I am glad that on page 2, paragraph 4, there is provision for the construction of a roof over existing silos. A large number of silos have been made and I was surprised at the Ministry not insisting upon a roof over them. In wet weather silage should not be made unless it can be covered at once. Many silos are open all the year round and the result is that six inches to a foot of the top of the silage is absolutely rotten. Last year, the waste in some silos was deplorable, but that was an exceptional year. The Ministry ought to insist that a roof should go over the silo, whether the silo is new or reconditioned, especially in areas where rainfall is very high.
I do not feel that silage making will be a permanent feature of the small farmer's practice. I think that it will be a permanent feature for the large farmer, who can make both hay and silage and work one in with the other, but the small farmer will turn to one rather than the other and, generally, he will turn to hay.
Another thing which is against him is that he cannot afford the machinery—at least, he should not be able to—that is used for silage making. The silorator and all the new machinery which is used by the larger farmer is far too costly and will soon over-capitalise the small farm, and there is already too much of that going on. This scheme wants considering carefully to see that the best use is made of the money, that the silo is of the best type, with a proper roof over it, so that there is not so much waste, and whether it will become a permanent feature for the small farmer or will be discarded in one or two years' time.
I quite agree with my hon. Friend that the scheme wants watching. Could the Joint Under-Secretary of State for Scotland explain how it is working in Scotland?
After we have heard two voices from the other side of the House which do not agree with the Silo Subsidies Scheme, I feel that, as a user of silage, I must make my contribution. The hon. Member for Chorley (Mr. Kenyon) said that is was not of much use to the small farmer, but I do not agree. In a year like last year it was essential that there should be such a scheme, but this year, I agree, farmers will make hay and will not need to have the advantage of silage to be used later.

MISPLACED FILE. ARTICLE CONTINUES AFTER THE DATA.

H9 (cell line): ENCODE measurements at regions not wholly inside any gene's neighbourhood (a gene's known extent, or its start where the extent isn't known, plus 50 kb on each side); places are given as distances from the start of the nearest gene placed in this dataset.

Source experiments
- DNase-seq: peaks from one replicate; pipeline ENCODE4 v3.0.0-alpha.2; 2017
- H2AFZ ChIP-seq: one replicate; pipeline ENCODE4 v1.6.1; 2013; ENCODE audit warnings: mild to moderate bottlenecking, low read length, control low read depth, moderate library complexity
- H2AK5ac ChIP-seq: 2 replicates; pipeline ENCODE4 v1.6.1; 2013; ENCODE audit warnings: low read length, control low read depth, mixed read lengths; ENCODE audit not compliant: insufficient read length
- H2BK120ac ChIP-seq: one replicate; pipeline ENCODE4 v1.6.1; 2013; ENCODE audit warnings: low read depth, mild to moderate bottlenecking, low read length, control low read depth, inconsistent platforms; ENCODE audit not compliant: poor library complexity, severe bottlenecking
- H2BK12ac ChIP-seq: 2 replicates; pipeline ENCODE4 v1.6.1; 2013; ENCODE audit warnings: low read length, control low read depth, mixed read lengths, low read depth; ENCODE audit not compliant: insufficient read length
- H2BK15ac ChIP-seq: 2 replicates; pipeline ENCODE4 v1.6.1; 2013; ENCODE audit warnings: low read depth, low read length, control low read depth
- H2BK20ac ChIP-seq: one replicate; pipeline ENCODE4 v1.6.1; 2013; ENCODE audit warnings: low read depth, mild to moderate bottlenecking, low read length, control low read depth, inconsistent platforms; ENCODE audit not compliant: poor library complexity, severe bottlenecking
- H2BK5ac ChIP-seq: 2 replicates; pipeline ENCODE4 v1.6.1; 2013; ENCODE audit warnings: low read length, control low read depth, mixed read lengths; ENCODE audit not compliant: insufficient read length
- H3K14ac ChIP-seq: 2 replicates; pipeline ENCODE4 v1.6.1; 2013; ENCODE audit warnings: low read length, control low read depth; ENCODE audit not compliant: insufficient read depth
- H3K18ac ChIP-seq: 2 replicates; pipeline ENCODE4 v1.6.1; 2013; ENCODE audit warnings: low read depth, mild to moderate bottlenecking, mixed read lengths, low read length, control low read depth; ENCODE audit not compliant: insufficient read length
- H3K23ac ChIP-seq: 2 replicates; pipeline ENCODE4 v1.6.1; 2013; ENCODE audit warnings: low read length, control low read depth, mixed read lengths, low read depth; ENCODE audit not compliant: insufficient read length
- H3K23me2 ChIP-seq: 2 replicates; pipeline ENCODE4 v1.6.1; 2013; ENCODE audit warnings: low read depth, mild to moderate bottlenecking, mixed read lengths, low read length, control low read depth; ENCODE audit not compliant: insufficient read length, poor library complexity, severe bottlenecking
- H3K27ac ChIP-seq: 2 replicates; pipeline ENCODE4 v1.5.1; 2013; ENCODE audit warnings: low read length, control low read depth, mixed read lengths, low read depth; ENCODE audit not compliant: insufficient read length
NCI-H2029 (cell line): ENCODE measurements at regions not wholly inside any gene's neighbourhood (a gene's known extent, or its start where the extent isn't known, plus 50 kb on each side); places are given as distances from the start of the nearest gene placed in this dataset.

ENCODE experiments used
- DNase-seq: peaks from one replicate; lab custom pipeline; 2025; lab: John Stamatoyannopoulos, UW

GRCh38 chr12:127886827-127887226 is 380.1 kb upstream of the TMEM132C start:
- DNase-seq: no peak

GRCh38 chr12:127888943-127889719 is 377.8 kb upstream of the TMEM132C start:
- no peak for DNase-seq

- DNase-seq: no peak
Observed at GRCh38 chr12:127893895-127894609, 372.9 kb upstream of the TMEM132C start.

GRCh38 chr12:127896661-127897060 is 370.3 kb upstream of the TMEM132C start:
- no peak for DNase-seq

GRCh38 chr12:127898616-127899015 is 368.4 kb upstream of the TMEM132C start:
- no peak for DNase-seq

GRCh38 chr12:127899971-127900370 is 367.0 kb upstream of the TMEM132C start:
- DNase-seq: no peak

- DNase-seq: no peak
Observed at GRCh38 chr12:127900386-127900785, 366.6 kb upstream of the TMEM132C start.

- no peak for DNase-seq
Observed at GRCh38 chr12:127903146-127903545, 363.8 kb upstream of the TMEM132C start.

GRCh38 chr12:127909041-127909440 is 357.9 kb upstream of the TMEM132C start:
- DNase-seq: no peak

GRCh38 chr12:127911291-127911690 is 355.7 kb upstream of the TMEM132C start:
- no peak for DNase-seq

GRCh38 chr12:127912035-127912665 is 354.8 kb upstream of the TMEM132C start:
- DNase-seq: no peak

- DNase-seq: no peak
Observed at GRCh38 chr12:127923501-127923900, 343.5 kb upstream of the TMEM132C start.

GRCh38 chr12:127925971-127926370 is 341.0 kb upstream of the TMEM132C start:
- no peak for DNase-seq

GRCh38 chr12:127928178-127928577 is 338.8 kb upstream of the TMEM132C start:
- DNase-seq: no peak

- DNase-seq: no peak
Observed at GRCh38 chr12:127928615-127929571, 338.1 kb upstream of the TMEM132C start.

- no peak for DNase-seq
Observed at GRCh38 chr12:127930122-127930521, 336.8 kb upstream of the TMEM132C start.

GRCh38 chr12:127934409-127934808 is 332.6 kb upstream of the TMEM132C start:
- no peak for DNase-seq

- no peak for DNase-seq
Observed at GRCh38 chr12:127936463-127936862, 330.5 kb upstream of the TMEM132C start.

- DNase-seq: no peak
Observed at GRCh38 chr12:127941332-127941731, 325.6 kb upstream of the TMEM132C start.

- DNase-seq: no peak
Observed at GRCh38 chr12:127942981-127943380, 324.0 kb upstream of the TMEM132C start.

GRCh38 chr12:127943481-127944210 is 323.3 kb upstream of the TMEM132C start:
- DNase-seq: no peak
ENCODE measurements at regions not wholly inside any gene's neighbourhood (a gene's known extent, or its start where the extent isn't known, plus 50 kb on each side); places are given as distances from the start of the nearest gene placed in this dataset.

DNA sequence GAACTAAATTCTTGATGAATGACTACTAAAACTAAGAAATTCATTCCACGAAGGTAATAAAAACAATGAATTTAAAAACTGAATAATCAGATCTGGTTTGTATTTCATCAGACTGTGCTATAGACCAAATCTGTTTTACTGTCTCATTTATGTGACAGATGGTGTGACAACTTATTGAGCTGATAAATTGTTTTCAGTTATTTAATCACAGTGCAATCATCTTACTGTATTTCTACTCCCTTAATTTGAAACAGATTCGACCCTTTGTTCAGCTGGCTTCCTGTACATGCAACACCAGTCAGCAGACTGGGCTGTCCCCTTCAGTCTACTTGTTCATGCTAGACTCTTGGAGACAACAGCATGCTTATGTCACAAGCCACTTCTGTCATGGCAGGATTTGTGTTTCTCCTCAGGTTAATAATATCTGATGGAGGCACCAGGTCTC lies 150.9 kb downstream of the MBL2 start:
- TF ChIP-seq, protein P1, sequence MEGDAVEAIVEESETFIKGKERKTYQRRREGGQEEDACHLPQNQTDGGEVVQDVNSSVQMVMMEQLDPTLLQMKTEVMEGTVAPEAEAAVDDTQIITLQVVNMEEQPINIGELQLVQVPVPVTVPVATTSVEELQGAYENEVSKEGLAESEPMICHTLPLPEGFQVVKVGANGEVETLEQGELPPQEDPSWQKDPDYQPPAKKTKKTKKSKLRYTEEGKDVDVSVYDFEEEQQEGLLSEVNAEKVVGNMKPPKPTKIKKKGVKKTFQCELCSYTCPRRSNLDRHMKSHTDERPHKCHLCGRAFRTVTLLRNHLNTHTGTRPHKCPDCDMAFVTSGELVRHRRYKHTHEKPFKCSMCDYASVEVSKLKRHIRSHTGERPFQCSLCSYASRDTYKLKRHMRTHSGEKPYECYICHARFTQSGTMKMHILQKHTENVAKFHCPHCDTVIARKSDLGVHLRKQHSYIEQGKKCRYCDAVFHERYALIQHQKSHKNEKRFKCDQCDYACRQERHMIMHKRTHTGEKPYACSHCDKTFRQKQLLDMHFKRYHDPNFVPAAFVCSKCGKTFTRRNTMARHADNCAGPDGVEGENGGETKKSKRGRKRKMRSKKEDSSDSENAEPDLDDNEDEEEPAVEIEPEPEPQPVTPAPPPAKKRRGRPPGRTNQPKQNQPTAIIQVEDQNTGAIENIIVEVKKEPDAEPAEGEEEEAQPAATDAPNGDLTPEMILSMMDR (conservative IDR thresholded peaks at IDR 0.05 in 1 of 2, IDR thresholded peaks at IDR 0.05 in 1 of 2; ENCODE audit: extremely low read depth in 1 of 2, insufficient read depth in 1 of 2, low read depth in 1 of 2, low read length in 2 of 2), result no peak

I do not agree that the silage pit can be turned into a machinery shelter. That would be extremely difficult. If silage is made properly, particularly if it has a. shelter over it such as the hon. Member advocated, I cannot see that there is so much waste as the hon. Member seemed to think. I have an open silo, but the moment I finish contributing to the heap I throw soil on the top and then I can use the silage. I do not know why the hon. Member for South Ayrshire (Mr. Emrys Hughes) was not in favour of a silage scheme in Scotland.
I thought that the hon. Member was opposing the scheme. From my knowledge of Scotland, if there is any place which needs such a scheme it is Scotland. When I was there, about eight years ago, I found that farmers were hesitant about the matter, but I think that since then they have developed it. It would take a lot of the ache out of their heads. I wish to support the scheme, because I think it will be extremely useful for both the big and the small farmer.
I was asked a question by the hon. Member for South Ayrshire (Mr. Emrys Hughes) and I should like to answer him and also the questions asked of my hon. Friend by the hon. Member for Chorley (Mr Kenyon), because to a certain extent those questions go together.
Up to the end of May more than 25,000 projects had been approved in the United Kingdom, of which about 16,500 were in England, 3,000 in Wales, over 1,700 in Scotland and about 3,850 in Northern Ireland. Collectively, they attract grants amounting to over £4 million. Of these, about 15,700 projects have been completed, attracting a grant of £2·35 million. Since the inception of the scheme, there has been an increase of nearly 50 per cent. in the amount of silage made in the United Kingdom each year and in the same period the number of farmers making the silage rose by about 8,000 to nearly 50,000.
There is still a steady demand for approvals, although, naturally, this is less than in the first year, when there was a good deal of pent-up demand to be satisfied. Approval is at present being given at the rate of 7,600 projects a year, attracting a grant of £1·2 million.
The figures which show the success of the scheme in Scotland which is what, I think, interests the hon. Member for South Ayrshire, I can best give in this way. The first Silo Subsidies Scheme was started at the end of November, 1956. In 1956, the total tonnage in Scotland was 368,108; in 1957, it was 428,057; and in 1958 it went up to 568,872.